“Accountability” in Restorative Justice: What Does it Mean?
Sponsored by ACR-GNY and
The CUNY Dispute Resolution Center at John Jay College of Criminal Justice
Tuesday, October 18 6:30-9:00 p.m.
Networking: 8:30-9:00 p.m.
John Jay College of Criminal Justice
524 West 59th Street, Room 630
Free for ACR-GNY Members and John Jay Students; $25 for Non-Members
About the Program:
Underpinning all restorative justice practices (i.e. circles, conferences and victim/offender dialogue) is a set of values or principles. These include: empathy, interconnection, self-determination, reparation and accountability. The restorative approach to accountability is radically different from the mainstream.
We live in a culture in which accountability is generally equated with punishment imposed by an authority figure – be it a judge, a teacher, parent or an esteemed member of our community. We have created a vast web of responses, policies, and approaches — from our justice system to our schools to our own families — that reflect this understanding.
But in restorative justice accountability is seen as a process that a person who caused harm must actively engage—where possible—with the person and/or community harmed.
We will explore the implications of this paradigm shift and engage attendees in a discussion of strategies for shifting public and personal perception about accountability.
Mika Dashman is an attorney, mediator and a zealous advocate for restorative justice. She is the Founder and Lead Organizer at the Restorative Justice Initiative, a Partner Project of the Fund for the City of New York. Restorative Justice Initiative is a citywide, cross-sector advocacy project promoting restorative principles, practices and programs throughout New York City. Mika is a New York State-certified mediator and she currently mediates criminal court cases and facilitates community conferences through the New York Peace Institute. Mika also facilitates peacemaking/community-building circles for organizations, student and professional groups. Prior to beginning her work in alternative dispute resolution, Mika spent more than six years providing direct legal services to indigent individuals at several New York City non-profits, including Housing Works, Inc., where she also worked on all aspects of the agency’s civil rights impact docket. Mika is a graduate of Sarah Lawrence College and the City University of New York School of Law.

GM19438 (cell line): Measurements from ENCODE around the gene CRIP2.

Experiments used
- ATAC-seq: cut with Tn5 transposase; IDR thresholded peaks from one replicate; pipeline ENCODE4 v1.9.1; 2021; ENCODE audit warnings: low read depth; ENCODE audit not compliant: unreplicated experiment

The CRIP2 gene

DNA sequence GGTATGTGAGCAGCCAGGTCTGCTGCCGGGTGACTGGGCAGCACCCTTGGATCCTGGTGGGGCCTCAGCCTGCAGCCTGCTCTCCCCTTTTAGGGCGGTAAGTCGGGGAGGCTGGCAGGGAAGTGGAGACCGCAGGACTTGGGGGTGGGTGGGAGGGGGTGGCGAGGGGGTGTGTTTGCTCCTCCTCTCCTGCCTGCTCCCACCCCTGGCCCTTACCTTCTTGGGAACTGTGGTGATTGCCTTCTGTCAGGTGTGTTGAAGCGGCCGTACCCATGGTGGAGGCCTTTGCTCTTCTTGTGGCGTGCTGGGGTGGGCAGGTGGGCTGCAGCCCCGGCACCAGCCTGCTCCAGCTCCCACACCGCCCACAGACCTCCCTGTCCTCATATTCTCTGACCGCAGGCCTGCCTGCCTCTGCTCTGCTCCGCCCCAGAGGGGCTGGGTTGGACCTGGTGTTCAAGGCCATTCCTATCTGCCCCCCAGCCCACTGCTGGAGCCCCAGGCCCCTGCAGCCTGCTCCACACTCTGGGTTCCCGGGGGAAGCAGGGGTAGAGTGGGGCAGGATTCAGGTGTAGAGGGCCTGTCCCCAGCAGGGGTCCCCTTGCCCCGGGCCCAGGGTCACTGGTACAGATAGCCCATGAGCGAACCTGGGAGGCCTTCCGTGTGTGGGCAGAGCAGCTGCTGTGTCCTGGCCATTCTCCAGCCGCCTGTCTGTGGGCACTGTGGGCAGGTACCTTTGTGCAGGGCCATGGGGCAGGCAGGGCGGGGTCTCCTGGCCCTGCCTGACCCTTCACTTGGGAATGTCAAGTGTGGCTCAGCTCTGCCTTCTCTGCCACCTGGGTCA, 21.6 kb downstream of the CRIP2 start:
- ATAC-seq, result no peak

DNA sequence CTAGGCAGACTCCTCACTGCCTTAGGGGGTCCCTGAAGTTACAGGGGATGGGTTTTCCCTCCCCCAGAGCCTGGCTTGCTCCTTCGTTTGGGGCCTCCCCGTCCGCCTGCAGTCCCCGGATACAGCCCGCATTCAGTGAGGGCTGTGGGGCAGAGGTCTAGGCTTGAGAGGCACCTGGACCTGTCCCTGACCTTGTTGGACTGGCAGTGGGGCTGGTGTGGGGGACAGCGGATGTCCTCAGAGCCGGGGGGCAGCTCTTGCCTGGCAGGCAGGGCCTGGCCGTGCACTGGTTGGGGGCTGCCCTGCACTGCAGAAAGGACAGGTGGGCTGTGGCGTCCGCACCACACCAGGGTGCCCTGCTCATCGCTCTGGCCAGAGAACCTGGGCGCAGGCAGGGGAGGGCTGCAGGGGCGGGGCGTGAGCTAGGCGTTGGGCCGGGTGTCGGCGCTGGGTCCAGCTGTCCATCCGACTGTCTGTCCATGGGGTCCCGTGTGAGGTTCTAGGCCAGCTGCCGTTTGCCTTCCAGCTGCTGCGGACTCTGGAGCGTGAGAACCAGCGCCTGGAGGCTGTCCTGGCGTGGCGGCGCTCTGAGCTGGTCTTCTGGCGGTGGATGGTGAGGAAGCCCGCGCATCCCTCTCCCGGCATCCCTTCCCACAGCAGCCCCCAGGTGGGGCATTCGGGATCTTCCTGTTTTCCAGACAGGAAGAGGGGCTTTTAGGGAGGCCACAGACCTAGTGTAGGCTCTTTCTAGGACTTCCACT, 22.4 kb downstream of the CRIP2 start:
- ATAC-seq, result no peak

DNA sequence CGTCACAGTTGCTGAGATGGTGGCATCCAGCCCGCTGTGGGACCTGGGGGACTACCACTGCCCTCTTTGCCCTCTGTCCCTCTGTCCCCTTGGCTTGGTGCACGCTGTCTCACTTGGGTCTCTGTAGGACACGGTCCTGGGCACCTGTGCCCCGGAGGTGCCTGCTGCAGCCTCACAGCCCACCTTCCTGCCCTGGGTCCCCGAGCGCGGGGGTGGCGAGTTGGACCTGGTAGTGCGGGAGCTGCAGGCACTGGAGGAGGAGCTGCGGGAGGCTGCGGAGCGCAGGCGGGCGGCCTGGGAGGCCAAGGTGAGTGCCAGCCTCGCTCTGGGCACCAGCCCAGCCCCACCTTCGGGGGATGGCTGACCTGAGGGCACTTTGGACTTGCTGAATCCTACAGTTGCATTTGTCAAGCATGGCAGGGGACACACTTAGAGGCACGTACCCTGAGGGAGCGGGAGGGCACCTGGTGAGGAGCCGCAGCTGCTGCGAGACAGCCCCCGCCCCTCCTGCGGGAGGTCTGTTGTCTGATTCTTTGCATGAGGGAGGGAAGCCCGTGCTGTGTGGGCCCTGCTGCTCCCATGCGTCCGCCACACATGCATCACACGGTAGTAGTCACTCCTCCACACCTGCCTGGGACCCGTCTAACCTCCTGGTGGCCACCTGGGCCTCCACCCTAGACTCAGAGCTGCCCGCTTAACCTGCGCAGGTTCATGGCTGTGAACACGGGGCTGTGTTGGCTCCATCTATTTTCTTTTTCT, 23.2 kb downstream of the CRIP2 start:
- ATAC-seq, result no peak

Sethu L. Nair currently serves as Conflict Resolution Specialist at The Center for Creative Conflict Resolution within OATH in NYC government - where she provides mediations, individual conflict coaching, and strategic consultations across New York City agencies. As a Mediator, she has worked on family and divorce matters, small business disputes, non-profit staff board challenges and community discords and conducted workshops among couples, in non-profit organizations, and in prisons. As a Restorative Justice practitioner, she has conducted circles in schools, families, and neighborhoods and is a founding team member of Hidden Water NYC, a program that uses Restorative circles to heal the impact of child sexual abuse within a family system. She has also worked in various human rights organizations in New York and India on issues ranging from gender-based violence, poverty, and homelessness. Sethu is a certified Mediator, Circle Keeper and holds a Bachelors in Women's Studies from SUNY Purchase, and a Masters in Economic and Political Development from Columbia University. She is also always attempting to not take herself too seriously.
Sign-up for ACR-GNY membership to attend this program for free and to obtain free or reduced rates at our programming throughout the year, including our Annual Conference. To become a member, complete the application at the following link: http://www.acrgny.org/membership_application.